The Manhattan Project

Carl Higby's Interview

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Carl Higby's Interview

After graduating Washington State University in 1950, Carl Higby was recruited to work at Hanford as an operations supervisor for the reactors. Higby discusses some of the problems that arose when the reactor was online, and explains how impurities in the coolant water could plug some of the sensor tubes and force them to shut the reactor down. Higby also discusses the innovation of the Ball-3X System, a safety method that included a hopper of small boron steel balls that would be dropped into the reactor and fill up the vertical rod safety channel, shutting the reactor down and preventing a critical meltdown.
Manhattan Project Location(s): 
Date of Interview: 
September 2003
Location of the Interview: 

Carl Higby: My name is Carl Higby. Last name spelled H-I-G-B-Y. Carl with a C.

Tell us how and when you came to Hanford.

Higby: Well, in 1950 when I graduated at Washington State University, a recruiter was visiting the WSU campus and made a job offer. It turns out that was the only job offer got, so I came here. Had to wait after graduation until I received my security clearance, that was an essential first step. That came through and I arrived here on my birthday, in July 1950.

Talk about your baptism under fire.

Higby: Well, I had undergone training for an operations supervisor at all the old B-type reactors. When I became an operating supervisor, on the very first shift that I was alone as the operating supervisor, about midway through the shift, we received a weak radiation signal in the effluent water.

It was too weak to be able to identify which tube contained the leaking fuel element, so we had to wait for a while until the signal became stronger. The radiation monitor was taking water samples every few minutes. Finally, after about two hours of operating with this ruptured fuel element, we were able to confirm that we had a ruptured fuel element. So then we shut the reactor down and diverted the flow stream—the coolant water flow stream—to a big ditch, to receive the radioactive water—that kept it out of the Columbia River—and proceeded to discharge the ruptured fuel element.

But our attempts to discharge it, by flushing or by pushing from the front, were not successful. We had to then insert a new process tube from the front. We removed the nozzles first, and pushed the tube containing all of the fuel plus the ruptured fuel element out the rear face and into the reactor.

This took a couple of days with everybody wearing fresh air masks and full-suited protective clothing with the coveralls, taped gloves, and rubber boots. As time went on, we became a little more adept at handling these stuck ruptures, developed better methods and better tools. It became just kind of a fact of life. But each one took a couple of days to recover.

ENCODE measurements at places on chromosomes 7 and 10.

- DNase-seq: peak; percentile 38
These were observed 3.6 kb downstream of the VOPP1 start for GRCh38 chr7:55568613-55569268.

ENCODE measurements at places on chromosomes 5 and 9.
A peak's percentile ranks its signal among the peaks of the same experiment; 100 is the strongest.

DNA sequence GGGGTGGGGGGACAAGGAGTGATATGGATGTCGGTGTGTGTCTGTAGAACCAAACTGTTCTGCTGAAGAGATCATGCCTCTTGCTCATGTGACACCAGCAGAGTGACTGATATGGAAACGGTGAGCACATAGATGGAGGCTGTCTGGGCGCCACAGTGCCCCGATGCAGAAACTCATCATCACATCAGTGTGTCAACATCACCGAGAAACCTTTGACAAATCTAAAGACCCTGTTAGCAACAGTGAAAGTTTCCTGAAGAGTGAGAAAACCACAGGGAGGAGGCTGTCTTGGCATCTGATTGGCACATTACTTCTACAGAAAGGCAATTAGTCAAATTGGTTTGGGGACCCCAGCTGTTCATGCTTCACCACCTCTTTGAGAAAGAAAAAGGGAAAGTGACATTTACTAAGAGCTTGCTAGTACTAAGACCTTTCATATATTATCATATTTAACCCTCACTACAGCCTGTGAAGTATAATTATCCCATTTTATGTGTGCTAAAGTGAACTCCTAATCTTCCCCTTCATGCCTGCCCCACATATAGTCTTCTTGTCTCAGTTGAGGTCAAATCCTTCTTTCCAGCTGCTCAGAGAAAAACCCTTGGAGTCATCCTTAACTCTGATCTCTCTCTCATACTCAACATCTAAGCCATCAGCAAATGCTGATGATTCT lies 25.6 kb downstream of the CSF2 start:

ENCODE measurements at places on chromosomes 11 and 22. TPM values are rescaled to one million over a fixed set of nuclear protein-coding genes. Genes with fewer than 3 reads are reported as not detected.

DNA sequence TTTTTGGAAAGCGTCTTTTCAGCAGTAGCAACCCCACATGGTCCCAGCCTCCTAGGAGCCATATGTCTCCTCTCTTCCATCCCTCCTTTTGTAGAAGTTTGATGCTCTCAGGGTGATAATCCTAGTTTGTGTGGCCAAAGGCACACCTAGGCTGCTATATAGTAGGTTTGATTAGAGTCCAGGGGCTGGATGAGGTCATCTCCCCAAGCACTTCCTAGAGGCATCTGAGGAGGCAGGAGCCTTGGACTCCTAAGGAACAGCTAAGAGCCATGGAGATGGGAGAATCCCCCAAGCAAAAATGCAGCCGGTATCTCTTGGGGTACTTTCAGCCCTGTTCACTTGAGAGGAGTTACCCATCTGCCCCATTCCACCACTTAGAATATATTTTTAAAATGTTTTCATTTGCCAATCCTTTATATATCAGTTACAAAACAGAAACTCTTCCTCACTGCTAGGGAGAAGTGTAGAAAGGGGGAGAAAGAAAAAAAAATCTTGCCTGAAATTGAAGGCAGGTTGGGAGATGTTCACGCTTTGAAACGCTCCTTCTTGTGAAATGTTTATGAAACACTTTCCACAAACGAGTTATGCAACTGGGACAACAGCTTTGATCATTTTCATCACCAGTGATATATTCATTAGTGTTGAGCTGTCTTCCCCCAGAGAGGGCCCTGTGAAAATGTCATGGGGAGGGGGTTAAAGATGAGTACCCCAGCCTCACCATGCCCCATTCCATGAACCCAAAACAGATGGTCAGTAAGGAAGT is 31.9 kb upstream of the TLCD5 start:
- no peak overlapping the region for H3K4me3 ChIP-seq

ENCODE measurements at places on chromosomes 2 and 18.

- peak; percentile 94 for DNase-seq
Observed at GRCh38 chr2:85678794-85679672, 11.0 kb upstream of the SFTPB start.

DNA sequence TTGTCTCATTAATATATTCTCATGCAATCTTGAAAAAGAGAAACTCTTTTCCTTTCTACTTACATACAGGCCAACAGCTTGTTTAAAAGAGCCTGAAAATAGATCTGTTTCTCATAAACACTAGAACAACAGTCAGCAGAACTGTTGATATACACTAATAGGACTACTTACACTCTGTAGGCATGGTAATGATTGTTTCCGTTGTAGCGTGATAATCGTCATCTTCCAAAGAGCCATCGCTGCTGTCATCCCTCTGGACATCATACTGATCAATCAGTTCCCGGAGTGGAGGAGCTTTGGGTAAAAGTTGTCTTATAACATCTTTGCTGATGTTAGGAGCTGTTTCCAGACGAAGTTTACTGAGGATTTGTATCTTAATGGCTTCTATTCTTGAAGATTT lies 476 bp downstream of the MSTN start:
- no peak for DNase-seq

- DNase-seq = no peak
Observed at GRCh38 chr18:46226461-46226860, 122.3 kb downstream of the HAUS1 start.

Was this common practice in the Manhattan Project as well, that people would have these incidents and it would take a couple of days to recover?

Higby: When the old reactors were operating at their designed power levels of 250 megawatts, I don't recall that there had been any ruptured fuel elements. But as the power levels were increased to meet Cold War needs, we started experiencing ruptures with greater frequency.

What about the safety circuits?

Higby: Each of the reactors had all of the essential parameters monitored by instruments, which were connected to the safety circuits. Any abnormal reading on such things, as the reactor neutron flux level or process tube outlet temperatures or cooling water low-flow, these kinds of things would trigger the safety circuit trip and cause a SCRAM.

The word “scram” was an acronym for “Safety Control Rod Axe Man” that originated at the Chicago Pile, during the pre-reactor operating days. One of the greatest source of trips was the panellit gauges. There was a panellit gauge which monitored the flow rate to each of the process tubes, and either a high or low pressure reading on the panellit gauge would trip the safety circuit. This meant there were 2,004 gauges, each with two possible trips that could give us a scram.

Those dated back to the Manhattan Project?

Higby: Yes, they did.

What's your sense of how well they worked?

Higby: They were quite reliable. We had instrument technicians on every shift who were able to keep them in calibration. Our operators also read all 2,004 gauges at least once per shift.

The one thing that did cause us trouble at times is a plugged sensing line. This happened occasionally, and required us to bypass the trip switches on the sensor and backflush the line to clear the pluggage.

And the pluggage would be caused by what kinds of things?

Higby: Oh, it was impurities in the water stream.